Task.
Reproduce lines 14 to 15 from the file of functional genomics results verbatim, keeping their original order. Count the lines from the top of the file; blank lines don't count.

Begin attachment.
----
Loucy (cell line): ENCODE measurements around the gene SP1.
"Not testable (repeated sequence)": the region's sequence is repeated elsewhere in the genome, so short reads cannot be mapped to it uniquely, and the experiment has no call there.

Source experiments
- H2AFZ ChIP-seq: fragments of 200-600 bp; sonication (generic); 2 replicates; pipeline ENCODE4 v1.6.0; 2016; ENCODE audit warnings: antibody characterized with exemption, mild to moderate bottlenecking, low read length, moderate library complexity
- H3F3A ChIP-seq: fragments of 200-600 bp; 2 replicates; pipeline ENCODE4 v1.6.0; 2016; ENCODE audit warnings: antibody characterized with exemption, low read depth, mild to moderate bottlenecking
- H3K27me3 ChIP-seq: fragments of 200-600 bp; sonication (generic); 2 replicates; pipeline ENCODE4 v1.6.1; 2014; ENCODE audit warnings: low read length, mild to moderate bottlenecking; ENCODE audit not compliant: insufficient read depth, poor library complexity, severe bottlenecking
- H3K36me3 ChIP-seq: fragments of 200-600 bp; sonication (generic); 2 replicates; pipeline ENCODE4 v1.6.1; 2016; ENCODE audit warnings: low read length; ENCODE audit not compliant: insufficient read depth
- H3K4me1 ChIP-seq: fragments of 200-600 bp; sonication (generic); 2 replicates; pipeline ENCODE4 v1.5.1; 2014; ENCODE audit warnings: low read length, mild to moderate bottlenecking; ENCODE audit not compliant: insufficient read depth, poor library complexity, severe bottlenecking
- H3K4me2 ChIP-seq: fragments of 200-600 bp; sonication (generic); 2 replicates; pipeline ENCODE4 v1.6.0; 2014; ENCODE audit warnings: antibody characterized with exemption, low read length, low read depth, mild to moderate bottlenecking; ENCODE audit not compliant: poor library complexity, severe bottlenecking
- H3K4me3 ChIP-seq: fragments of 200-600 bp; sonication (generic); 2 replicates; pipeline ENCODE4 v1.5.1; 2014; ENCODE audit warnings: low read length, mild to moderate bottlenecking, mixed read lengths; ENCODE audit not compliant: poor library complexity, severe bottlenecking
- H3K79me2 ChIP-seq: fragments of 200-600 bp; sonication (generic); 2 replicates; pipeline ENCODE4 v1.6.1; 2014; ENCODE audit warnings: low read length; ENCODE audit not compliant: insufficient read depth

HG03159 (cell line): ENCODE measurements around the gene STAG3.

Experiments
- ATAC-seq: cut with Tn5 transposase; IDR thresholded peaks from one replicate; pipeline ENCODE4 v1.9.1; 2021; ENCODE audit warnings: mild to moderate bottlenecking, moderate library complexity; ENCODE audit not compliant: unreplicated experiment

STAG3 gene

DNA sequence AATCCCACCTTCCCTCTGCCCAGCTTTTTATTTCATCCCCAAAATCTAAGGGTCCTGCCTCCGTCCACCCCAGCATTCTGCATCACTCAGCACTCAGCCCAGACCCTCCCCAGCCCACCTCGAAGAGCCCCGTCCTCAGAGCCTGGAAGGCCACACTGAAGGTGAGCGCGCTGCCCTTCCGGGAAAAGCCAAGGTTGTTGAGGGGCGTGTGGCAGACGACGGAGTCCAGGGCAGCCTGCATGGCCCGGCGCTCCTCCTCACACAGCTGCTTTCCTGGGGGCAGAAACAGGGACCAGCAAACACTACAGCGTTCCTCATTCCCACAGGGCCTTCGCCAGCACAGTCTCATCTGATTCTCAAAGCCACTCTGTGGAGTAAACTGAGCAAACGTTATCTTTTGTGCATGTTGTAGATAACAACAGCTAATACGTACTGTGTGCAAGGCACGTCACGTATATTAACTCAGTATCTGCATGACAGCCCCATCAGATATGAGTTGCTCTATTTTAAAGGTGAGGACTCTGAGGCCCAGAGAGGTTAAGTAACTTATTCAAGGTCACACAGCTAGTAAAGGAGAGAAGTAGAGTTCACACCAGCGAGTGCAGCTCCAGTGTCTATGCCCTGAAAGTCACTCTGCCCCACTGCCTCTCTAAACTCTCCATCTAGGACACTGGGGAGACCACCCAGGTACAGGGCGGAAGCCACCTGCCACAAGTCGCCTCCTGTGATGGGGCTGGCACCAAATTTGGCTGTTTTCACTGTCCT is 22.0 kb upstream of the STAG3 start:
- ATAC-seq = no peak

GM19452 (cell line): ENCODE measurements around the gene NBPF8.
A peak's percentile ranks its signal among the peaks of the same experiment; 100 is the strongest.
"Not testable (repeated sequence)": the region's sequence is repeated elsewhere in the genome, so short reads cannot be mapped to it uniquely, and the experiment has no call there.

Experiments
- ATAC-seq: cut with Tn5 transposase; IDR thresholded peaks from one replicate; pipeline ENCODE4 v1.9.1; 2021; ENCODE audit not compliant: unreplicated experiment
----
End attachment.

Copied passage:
- ATAC-seq: cut with Tn5 transposase; IDR thresholded peaks from one replicate; pipeline ENCODE4 v1.9.1; 2021; ENCODE audit warnings: mild to moderate bottlenecking, moderate library complexity; ENCODE audit not compliant: unreplicated experiment

STAG3 gene